ISIS is reported to control half of Kobani, despite the limited air assault by the US-led coalition.  According to the Syrian Observatory for Human Rghts, the YPG was taking a toll on ISIS attackers in fierce urban street fighting. Kurdish resistance leaders inside Kobani were tweeting that they were running out of ammunition.  The National Posreported this comment from a Turkish Kurdish member of the Ankara Parliament:

“Islamists open automatic fire while Kurds are careful to fire single shots,” Faysal Sariyildiz, a Kurdish lawmaker in Turkey’s parliament who’s been monitoring the battle, said in an interview. “They are careful with ammunition since they don’t have logistics supplies like Islamic State.”

The fear of possible genocide by ISIS jihadists against Kurds trapped in Kobani was expressed by UN Special Envoy to Syria, Staffan de Mistura, a veteran Swedish-Italian diplomat.  Mistura according to the BBC “urged Turkey to allow volunteers to cross into Syria to defend Kobani, and warned that as many as 700 people, mainly elderly civilians, were still trapped in the town.  He gave this chilling comment about a possible massacre in Kobani  at a news conference, ‘You remember Srebrenica,’ Staffan de Mistura said, referring to the Bosnian town where Serb forces slaughtered 8,000 Muslim men and boys in July 1995. ‘We never forgot and we probably never forgave ourselves for that.’

Without ammunition the Kurds have their backs to wall, Kobani is doomed to fall.  Would the Peshmerga in Iraq supply that?  Are their stocks available from the US National Security stockpile in Haifa, Israel? Israel, we are told has sold off its stocks of captured Soviet era weapons and ammunition. Although it could manufacture such  ammunition, it is unlikely to do so.

The USAF has  probably  has available far more effective Special Operations aircraft with which to conduct a aerial campaign to stave off the ISIS forces ringing Kobani. The USAF Special Operations Command at Hurlburt Air Field in North West Florida has squadrons of the heavily armed  Lockheed C-130A Spectre gunships  and the Pilatus U-28 intelligence aircraft. Both have been used to great effect in Afghanistan. Watch this video of a C-30 Spectre Gunship in action. Then we have a number of  Fairchild-Republic A-10 Thunderbolt Warthog National Guard units that are very effective tank killers. Watch this video of an A-10 Warthog in action. The Spectres are capable of staying over the target area in support of fighting in urban areas with massive firepower . They can take out troops, vehicles like the armored Humvees and tanks stolen from the fleeing Iraq national forces.  They are more effective than the F-18A Hornets, F-16s and the Eurofiighter Tornados and drones currently utilized by the US-led coalition.  Clearly there is no evidence that this Administration plans to use those USAF Special Operations aircraft.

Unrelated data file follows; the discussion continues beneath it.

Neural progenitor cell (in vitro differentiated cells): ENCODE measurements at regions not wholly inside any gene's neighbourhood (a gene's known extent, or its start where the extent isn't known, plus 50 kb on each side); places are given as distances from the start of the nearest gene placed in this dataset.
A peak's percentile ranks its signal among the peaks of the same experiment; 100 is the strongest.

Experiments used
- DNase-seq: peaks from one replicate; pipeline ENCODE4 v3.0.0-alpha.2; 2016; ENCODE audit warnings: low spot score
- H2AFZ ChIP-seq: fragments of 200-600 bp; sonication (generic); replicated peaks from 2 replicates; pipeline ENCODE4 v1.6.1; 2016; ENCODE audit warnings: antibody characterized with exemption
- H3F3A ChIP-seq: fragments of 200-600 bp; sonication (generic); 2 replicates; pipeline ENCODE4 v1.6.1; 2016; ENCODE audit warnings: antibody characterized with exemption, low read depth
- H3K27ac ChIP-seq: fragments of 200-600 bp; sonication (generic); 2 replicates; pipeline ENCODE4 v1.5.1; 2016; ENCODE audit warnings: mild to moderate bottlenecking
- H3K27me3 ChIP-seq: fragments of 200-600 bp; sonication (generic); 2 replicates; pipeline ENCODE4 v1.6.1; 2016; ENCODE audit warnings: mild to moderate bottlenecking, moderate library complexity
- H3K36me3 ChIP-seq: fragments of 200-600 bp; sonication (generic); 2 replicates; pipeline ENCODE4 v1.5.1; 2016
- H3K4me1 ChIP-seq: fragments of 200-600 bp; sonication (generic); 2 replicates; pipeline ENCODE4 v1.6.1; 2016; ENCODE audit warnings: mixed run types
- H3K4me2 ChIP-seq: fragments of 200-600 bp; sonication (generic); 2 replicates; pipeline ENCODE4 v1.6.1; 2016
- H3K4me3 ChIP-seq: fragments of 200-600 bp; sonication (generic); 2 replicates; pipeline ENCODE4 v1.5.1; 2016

US Embassy Helicopter Rescue Fall of Saigon April 1975

US Embassy Helicopter Rescue Fall of Saigon April 1975

Besides, we have an even more pressing problem, defense of a 300 man US Marine contingent at the Baghdad International Airport now within range of stolen US artillery captured by ISIS. ISIS has conquered virtually all of Anbar Province. Provincial leaders have said that only US combat troops can prevent a complete takeover by ISIS. That puts the ISIS blitzkrieg on Baghdad’s doorstep. Should the runways and control tower at Baghdad airport  be shelled or mortared the only way that those Marines might be evacuated is by  helicopters and not the Apache attack ones we have dispatched. But then ISIS also has MANPADS capable of shooting down both civilian and military aircrafts and those Apaches.  Baghdad airport’s possible fall to ISIS forces raises the question of how the thousands of American contractors, diplomatic staff, and US military advisors will get out to safety from Baghdad’s Green Zone?  That daunting prospect conjures up something eerily familiar to those of us who are Vietnam era vets. The fall of Saigon in April 1975 with images of American Huey helicopters plucking off clamoring US diplomats and Vietnamese from the roof of the US Embassy.

Kobani’s likely fall to ISIS in the face of Turkish inaction despite US limited air attacks will be a momentary disaster awaiting the debacle of what might occur at Baghdad International Airport.

Besides, we have an even more pressing problem, defense of a 300 man US Marine contingent at the Baghdad International Airport now within range of stolen US artillery captured by ISIS.  Should the runways and control tower be shelled or mortared the only way that those Marines might be evacuated is by Apache helicopters we have dispatched. But then ISIS also has MANPADS capable of shooting down both civilian and military aircrafts and those Apaches.  Baghdad airport’s possible fall to ISIS forces raises the question of how the thousands of American contractors, diplomatic staff, and US military advisors will get out to safety from Baghdad’s Green Zone? That daunting prospect conjures up something eerily familiar to those of us who are Vietnam era vets. The fall of Saigon in April 1975 with images of American Huey helicopters plucking off clamoring US diplomats and Vietnamese from the roof of the US Embassy.

Kobani’s likely fall to ISIS in the face of Turkish inaction despite US limited air attacks will be a momentary disaster awaiting the debacle of what might occur at Baghdad  International Airport.

EDITORS NOTE: This column originally appeared in the New English Review. The featured photo is of smoke from a U.S. coalition air strike in Kobani as seen from Suruc, Turkey taken on 10-10-2014. Source: AP/Leftaris, Pitarakis.